Family demands change to make 911 calls easier

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The family is working to make it easier for you to dial 911 from hotels and businesses (KTRK)

A Marshall, Texas, family, who has been through unimaginable grief, is now working to make it easier for you to dial 911.

Kari Hunt, 31, was murdered just over a year ago, allegedly by her ex-husband. Her nine-year-old daughter was in the hotel room when it happened, and says she tried to call police four times.

"She got static, what she described to us as static," said Kari's father, Hank Hunt. "Each time it was the same thing. She never even got a dial tone."

At the hotel, just like at so many other businesses and offices, you have to dial an access code to dial out of the building. Kari's daughter, courageously trying to save her mother, didn't know that.

"She said, 'Why didn't this work? This is what you told me to do.' Then the guilt came to me because adults caused it, adults need to fix it," Hunt said.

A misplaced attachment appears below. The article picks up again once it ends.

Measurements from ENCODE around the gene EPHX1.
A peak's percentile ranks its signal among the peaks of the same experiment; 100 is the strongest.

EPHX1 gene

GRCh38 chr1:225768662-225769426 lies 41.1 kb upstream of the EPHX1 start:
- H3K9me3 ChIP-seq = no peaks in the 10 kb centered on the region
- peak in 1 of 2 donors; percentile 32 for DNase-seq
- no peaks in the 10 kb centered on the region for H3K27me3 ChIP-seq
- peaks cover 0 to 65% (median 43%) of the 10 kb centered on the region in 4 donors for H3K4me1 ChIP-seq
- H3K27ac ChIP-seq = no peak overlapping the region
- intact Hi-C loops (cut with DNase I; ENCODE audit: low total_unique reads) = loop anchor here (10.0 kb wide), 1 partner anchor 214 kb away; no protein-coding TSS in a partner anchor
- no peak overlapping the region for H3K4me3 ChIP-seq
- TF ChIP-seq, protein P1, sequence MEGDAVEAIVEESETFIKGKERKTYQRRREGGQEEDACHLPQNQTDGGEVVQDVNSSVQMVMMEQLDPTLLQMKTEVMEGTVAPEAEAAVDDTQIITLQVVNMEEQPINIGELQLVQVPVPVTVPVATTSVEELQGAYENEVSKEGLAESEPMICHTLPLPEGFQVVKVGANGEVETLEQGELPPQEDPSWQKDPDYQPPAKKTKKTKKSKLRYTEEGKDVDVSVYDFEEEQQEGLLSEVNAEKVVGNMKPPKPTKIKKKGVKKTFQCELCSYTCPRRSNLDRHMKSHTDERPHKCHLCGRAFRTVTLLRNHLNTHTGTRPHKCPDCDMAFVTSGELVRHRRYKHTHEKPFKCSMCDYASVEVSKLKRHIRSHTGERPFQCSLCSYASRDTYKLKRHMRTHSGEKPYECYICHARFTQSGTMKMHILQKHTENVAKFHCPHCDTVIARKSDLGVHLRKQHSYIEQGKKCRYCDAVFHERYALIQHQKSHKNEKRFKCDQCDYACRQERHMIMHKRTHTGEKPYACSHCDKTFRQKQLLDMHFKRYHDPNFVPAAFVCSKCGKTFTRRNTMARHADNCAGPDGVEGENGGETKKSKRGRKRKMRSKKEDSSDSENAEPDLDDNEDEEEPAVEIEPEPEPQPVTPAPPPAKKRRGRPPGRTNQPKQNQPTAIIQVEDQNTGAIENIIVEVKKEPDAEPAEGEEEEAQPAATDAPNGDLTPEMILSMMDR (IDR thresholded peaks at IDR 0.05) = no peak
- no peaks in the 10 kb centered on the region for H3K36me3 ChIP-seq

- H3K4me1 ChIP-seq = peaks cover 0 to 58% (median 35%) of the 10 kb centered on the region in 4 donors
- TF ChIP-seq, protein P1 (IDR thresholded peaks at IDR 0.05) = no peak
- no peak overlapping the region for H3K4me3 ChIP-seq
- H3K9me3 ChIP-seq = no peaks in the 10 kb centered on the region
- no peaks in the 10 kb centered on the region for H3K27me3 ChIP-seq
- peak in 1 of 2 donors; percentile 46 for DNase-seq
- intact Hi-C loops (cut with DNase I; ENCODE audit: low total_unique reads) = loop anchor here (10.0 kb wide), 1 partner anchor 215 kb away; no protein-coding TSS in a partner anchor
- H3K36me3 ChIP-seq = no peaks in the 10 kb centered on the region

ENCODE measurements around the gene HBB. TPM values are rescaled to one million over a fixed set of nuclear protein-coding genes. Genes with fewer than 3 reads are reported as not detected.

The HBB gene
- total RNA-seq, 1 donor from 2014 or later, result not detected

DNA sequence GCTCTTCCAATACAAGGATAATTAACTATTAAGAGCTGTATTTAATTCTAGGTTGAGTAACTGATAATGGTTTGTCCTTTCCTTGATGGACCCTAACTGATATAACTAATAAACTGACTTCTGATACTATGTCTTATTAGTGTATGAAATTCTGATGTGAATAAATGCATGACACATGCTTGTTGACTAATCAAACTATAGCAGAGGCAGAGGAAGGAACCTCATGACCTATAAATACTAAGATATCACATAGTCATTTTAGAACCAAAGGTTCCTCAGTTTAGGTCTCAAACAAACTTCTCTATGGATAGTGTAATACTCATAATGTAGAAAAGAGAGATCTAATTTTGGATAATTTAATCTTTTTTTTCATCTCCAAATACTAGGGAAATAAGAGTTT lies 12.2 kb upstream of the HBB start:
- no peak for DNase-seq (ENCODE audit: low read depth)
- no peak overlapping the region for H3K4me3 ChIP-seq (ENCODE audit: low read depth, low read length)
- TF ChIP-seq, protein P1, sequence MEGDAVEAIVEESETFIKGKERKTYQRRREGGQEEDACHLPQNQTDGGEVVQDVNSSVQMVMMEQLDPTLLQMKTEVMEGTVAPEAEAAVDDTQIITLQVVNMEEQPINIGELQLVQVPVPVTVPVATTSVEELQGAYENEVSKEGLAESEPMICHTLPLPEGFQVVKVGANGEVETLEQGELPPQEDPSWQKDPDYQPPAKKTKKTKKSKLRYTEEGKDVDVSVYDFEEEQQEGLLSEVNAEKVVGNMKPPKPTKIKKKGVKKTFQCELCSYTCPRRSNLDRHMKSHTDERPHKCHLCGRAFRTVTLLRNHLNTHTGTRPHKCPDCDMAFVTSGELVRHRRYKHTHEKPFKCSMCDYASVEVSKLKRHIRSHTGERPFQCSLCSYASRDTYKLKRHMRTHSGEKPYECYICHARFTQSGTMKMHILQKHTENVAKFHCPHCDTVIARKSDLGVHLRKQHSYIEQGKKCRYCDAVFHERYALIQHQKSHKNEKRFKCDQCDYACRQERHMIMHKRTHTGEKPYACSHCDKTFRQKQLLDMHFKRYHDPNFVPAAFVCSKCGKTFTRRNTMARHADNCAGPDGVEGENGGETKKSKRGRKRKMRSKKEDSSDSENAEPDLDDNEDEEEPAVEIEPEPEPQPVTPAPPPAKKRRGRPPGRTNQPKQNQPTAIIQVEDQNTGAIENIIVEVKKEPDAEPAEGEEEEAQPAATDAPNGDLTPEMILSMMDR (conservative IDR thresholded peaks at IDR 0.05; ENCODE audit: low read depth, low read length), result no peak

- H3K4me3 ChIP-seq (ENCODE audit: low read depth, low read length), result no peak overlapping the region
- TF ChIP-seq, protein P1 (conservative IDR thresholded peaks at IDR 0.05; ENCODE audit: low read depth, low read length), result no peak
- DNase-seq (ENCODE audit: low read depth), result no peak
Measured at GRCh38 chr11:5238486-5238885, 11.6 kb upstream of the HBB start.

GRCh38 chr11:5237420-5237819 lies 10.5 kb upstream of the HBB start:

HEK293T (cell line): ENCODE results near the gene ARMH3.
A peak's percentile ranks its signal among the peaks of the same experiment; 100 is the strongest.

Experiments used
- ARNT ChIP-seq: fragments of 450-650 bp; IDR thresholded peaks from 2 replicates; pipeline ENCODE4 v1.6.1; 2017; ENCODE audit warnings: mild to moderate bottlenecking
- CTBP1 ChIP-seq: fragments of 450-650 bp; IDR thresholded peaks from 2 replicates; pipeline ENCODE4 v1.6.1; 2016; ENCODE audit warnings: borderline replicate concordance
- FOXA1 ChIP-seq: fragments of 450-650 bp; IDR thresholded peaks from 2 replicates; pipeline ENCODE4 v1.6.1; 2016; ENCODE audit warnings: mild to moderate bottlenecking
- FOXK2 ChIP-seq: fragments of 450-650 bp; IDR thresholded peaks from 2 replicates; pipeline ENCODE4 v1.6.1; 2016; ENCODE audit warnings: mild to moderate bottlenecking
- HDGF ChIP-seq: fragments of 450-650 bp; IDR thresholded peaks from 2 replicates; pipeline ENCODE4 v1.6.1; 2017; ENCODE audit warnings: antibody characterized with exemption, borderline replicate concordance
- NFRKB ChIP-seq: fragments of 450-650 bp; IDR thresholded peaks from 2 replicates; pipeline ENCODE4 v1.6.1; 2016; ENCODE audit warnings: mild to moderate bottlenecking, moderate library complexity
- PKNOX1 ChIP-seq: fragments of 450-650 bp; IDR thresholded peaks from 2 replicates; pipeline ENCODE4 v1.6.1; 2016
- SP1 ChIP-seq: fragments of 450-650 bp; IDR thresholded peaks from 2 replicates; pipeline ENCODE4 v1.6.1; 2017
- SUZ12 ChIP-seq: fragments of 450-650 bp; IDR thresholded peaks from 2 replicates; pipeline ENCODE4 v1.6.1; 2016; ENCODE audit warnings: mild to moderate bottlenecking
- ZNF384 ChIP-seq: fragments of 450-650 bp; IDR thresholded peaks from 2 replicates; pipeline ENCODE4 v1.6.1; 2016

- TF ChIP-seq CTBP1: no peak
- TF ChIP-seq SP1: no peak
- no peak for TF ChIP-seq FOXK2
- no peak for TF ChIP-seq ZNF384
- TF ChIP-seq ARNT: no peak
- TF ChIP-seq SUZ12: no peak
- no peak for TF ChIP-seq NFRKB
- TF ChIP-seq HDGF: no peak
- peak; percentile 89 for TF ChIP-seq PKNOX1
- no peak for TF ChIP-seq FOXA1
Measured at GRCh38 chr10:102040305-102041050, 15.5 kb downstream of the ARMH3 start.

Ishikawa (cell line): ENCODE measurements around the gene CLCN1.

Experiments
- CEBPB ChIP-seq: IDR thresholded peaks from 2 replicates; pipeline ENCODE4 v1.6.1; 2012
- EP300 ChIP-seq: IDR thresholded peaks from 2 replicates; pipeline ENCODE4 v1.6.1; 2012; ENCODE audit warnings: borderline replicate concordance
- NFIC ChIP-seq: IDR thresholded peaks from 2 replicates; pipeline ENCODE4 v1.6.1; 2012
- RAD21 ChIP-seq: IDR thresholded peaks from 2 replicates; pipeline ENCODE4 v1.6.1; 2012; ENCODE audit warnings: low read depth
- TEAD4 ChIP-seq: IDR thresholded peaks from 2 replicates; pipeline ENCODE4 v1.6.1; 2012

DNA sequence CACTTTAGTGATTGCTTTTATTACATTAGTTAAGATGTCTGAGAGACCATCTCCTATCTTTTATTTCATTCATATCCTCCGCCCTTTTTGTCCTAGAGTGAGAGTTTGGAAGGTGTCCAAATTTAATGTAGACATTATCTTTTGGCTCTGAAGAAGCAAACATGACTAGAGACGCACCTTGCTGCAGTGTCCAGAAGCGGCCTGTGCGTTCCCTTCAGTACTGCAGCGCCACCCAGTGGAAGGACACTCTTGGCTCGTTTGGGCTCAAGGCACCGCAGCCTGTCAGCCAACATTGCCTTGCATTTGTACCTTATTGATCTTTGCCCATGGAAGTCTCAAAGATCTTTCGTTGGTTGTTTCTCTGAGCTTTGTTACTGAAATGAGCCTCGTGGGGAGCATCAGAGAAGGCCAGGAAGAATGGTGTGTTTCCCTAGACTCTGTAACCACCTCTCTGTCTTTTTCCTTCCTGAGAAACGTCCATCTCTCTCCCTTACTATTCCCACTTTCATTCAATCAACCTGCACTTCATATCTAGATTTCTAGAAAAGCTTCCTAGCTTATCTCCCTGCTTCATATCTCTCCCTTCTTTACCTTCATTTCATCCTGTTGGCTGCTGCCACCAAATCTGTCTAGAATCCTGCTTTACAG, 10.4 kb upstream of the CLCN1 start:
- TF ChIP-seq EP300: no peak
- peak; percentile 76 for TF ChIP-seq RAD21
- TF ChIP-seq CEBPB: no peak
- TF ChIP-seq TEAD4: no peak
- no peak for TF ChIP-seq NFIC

The Hunts demanded change from the FCC, and Friday, they learned they got it.

Last year at this time, no major hotel chains required their franchises to have direct 911 dialing. Today, 70 percent of major chains have required or are in the process of requiring it. That translates to 7800 properties, and many more are still signing on.

"If every phone that was shipped in this country had default settings for direct access to 911, if every customer of a phone in this country was able to reprogram it very easily, this problem would go away," said FCC Commissioner Ajit Pai. "Each of those things are achievable."

The Hunt family says direct 911 access is now Kari's legacy. "She would've been honking her horn on the way," Hank said. "Roll the windows down and yell it. That's exactly how she would've felt about it."

If you'd like to support the Hunt family's cause, go to www.change.org/karislaw.
Related Topics:
911 callhoteltexas newsFCC
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